Ranjit Singh was fond of beautiful things. Like the Tenth Master he adored so much, he welcomed nothing more than gifts of arms and armour, made by the finest artisans around the world, crafted with the latest materials available to man.

Most of it has ended up in England.

And some of the gems are in the Wallace Collection.

David Edge, one of the resident experts, takes us through a marvellous tour of the weaponry from the sub-continent. Past Tipu Sultan's sword and the Mughal daggers stands a magnificent case with a remarkable 19th century painting of Maharaja Ranjit Singh.

To its left, it is flanked by one of his famous swords, the emblem of a lion on the guard of the hilt. And a golden scabbard alongside.

"The mounts of this sword", says the brochure titled Warrior Kings!, "are all solid gold and its blade is made of 'watered steel', a very special steel said by many to be worth its weight in gold. It was given this name because, long ago, people thought the finely-patterned appearance of the metal resembled water running over pebbles in a stream".

On the right is another masterpiece of craftsmanship, a shield, filigreed in gold. It was made and presented to the Maharaja to commemorate the Sikh Raj.

"The gold decoration includes portraits depicting Ranjit Singh and the most important men of his family and court, together with hunting scenes showing different animals and some of the many weapons used by the Sikhs. Hunting was one of Ranjit Singh's favourite past-times, and was often used by him and his soldiers as a form of training for war".

Further down the gallery are more "weapons and armour used by Sikh warriors".

Next is a Sikh battle helmet, probably - as apparent from its size - used by either a young Sikh boy or a Sardarni. Made of fine steel and intricately inlaid in gold, it has room on its top for a hair top-knot or joorrah.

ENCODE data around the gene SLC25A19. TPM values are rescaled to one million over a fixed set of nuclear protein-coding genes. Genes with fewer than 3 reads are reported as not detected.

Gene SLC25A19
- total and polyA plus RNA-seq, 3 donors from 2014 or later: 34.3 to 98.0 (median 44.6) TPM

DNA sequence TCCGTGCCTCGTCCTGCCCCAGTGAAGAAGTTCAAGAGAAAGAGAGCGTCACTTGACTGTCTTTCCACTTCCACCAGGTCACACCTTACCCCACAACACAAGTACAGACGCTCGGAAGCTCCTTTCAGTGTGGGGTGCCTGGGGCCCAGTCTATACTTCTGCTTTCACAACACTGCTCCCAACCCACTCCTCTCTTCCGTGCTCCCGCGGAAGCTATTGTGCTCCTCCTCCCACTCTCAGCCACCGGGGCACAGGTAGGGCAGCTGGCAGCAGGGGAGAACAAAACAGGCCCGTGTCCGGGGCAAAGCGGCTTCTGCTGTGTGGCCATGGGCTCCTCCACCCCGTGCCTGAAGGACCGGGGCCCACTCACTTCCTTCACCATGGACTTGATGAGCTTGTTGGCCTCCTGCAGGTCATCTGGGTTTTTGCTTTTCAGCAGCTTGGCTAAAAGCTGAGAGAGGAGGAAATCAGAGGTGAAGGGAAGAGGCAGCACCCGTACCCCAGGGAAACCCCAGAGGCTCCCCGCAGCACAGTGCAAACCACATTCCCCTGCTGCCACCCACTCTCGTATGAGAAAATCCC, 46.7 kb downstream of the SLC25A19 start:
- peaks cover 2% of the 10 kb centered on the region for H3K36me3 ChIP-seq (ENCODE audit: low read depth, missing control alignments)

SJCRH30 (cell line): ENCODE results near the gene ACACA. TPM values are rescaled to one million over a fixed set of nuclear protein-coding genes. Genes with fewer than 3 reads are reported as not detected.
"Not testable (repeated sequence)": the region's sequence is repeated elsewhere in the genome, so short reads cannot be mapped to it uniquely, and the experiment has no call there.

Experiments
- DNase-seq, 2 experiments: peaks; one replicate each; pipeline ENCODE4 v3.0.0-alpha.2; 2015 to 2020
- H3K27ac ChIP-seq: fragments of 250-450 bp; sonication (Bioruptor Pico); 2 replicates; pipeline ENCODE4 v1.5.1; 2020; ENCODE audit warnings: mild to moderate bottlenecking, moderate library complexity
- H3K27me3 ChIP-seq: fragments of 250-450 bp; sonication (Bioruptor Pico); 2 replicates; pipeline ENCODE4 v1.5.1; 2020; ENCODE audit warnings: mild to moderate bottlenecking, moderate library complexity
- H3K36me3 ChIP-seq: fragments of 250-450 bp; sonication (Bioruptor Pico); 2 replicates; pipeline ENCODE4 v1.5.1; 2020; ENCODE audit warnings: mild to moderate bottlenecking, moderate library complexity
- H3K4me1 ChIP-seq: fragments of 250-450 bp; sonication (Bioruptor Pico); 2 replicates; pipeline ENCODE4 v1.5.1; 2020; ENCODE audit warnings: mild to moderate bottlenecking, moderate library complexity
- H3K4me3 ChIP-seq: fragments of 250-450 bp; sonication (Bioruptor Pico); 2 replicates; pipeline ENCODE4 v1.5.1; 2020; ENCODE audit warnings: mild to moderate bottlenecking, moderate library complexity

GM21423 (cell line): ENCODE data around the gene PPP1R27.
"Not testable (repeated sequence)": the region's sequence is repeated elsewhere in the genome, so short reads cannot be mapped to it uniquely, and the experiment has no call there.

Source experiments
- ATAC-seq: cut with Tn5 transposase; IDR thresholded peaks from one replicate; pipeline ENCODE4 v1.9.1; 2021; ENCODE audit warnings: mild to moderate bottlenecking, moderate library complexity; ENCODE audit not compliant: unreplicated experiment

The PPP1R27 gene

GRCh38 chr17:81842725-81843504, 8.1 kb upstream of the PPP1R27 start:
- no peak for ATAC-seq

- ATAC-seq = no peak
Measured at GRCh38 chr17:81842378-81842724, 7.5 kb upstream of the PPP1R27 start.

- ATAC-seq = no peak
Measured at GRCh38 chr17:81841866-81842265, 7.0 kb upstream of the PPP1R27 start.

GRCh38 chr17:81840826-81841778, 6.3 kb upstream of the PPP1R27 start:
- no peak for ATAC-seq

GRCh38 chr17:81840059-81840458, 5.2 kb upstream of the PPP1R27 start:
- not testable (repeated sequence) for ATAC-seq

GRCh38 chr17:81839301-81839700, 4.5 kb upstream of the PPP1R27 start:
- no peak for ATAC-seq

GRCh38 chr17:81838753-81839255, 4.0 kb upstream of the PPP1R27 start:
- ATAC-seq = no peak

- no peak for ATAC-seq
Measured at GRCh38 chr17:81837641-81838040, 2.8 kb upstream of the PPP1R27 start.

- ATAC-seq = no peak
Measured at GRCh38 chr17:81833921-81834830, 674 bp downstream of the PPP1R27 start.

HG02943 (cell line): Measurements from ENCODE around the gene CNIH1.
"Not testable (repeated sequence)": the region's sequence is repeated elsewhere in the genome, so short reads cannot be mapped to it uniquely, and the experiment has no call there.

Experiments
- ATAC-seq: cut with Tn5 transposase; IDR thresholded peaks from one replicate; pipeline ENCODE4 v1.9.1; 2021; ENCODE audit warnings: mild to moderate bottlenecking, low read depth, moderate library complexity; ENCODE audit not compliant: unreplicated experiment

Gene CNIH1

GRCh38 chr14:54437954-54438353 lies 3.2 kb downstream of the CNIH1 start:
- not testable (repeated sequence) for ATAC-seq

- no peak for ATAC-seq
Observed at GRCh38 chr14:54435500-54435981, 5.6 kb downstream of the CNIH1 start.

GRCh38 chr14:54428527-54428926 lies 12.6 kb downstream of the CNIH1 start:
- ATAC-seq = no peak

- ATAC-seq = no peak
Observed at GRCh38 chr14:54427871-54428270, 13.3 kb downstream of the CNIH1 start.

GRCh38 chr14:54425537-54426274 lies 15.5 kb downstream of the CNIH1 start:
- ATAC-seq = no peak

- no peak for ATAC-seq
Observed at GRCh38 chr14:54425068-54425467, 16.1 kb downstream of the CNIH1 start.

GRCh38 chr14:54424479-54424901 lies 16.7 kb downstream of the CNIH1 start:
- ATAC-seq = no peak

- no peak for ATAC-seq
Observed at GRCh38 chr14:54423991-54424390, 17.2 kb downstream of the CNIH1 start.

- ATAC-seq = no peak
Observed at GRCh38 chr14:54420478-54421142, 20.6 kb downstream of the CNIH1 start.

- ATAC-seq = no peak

A kataar - a type of dagger commonly used by Sikhs - depicts a "warrior hunting a tiger from the back of an elephant".

Another fine piece of weaponry - in its craftsmanship and in its deadly functionality - a chukker or quoit stands further to the right along the same case. With a deftly sharpened edge, it was used to great advantage by Sikh warriors. This one, however, appears to have been worn as a ceremonial item around the turban [in the current Nihang and Sikh Regiment style].

Past the kataars and the barchhaas, the muskets and the kirpans and the chukkers, stands the full body armour of a Sikh Sardar. The plates have passages from Gurbani carved in meticulous detail on them.

The full import of these metallic creations hits home when we are taken to another suite, where we're given a demonstration of how each of these items were used, worn on the person or handled.

Even better, each one of us is given an opportunity to handle the items.

Ever tried to hold one of those real kirpans and imagined how, possibly, they could've been wielded by a fully-armoured and armed soldier, perched atop an excited horse, and surrounded by a determined enemy?

I tried to pick up just the body chain-mail, and I confess I couldn't keep it held up for more than a few seconds.

And that was but a fraction of what each soldier took to battle!